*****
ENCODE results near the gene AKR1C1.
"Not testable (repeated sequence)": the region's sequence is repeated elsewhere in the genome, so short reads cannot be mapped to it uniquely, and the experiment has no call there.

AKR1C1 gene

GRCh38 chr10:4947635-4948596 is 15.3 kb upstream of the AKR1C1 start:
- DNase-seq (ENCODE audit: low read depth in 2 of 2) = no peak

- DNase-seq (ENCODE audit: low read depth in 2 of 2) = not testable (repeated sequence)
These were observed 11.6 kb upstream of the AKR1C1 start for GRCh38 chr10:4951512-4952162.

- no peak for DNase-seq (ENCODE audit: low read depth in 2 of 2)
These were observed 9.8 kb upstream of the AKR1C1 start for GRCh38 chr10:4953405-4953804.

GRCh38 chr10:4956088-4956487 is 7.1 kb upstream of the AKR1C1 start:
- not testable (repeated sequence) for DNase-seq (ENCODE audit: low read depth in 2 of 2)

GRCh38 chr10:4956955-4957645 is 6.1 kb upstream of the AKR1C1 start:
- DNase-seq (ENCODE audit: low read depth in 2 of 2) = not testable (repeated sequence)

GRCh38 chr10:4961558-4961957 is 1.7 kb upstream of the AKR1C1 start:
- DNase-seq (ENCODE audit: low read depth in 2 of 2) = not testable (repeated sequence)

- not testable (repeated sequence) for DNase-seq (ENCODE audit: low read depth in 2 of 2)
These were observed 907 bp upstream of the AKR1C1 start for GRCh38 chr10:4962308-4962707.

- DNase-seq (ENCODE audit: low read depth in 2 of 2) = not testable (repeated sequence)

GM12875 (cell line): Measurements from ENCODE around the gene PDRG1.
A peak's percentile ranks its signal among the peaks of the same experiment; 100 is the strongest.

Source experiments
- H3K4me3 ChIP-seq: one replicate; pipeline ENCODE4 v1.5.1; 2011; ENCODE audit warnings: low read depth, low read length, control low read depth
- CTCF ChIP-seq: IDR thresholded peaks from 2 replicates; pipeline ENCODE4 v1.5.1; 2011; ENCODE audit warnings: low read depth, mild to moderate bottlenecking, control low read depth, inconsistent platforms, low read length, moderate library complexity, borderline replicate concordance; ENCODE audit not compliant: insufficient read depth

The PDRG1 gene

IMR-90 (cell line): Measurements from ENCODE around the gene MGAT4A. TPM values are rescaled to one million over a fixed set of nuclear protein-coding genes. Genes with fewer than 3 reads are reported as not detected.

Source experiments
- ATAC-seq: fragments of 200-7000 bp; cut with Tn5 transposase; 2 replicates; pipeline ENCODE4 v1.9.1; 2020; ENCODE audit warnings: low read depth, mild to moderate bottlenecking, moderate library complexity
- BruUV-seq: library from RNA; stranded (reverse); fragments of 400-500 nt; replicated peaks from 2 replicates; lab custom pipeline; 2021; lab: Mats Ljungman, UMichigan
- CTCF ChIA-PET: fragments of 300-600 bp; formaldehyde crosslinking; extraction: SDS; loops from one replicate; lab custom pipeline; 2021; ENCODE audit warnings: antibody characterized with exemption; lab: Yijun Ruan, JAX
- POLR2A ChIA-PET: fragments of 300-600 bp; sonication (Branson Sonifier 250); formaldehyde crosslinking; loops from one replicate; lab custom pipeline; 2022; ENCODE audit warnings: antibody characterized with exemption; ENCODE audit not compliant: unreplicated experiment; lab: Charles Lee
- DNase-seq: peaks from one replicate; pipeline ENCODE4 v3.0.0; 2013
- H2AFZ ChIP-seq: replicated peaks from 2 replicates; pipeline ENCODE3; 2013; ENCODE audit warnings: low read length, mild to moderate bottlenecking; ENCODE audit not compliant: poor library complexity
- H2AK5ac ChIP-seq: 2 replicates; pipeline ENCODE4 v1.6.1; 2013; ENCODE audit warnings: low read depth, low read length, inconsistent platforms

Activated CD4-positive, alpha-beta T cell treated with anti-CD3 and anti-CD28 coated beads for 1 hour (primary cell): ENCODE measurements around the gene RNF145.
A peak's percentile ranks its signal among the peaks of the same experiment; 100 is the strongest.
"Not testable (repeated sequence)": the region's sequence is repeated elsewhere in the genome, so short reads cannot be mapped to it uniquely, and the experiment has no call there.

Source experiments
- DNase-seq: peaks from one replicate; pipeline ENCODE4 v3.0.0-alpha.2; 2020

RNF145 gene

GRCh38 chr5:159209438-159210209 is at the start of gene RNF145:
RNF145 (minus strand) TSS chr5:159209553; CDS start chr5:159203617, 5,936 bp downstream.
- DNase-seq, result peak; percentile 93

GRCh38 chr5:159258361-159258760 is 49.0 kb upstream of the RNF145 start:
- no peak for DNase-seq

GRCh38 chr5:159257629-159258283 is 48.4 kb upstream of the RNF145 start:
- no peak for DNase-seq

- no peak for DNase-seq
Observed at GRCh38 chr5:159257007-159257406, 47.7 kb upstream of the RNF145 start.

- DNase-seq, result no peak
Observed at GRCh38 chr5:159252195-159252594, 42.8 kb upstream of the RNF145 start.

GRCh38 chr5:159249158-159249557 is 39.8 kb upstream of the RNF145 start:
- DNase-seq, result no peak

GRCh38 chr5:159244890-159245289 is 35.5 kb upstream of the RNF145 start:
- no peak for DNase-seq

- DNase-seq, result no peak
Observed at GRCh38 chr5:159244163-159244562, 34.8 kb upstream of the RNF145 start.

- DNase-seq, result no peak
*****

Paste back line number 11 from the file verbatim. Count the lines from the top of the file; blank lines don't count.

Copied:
- not testable (repeated sequence) for DNase-seq (ENCODE audit: low read depth in 2 of 2)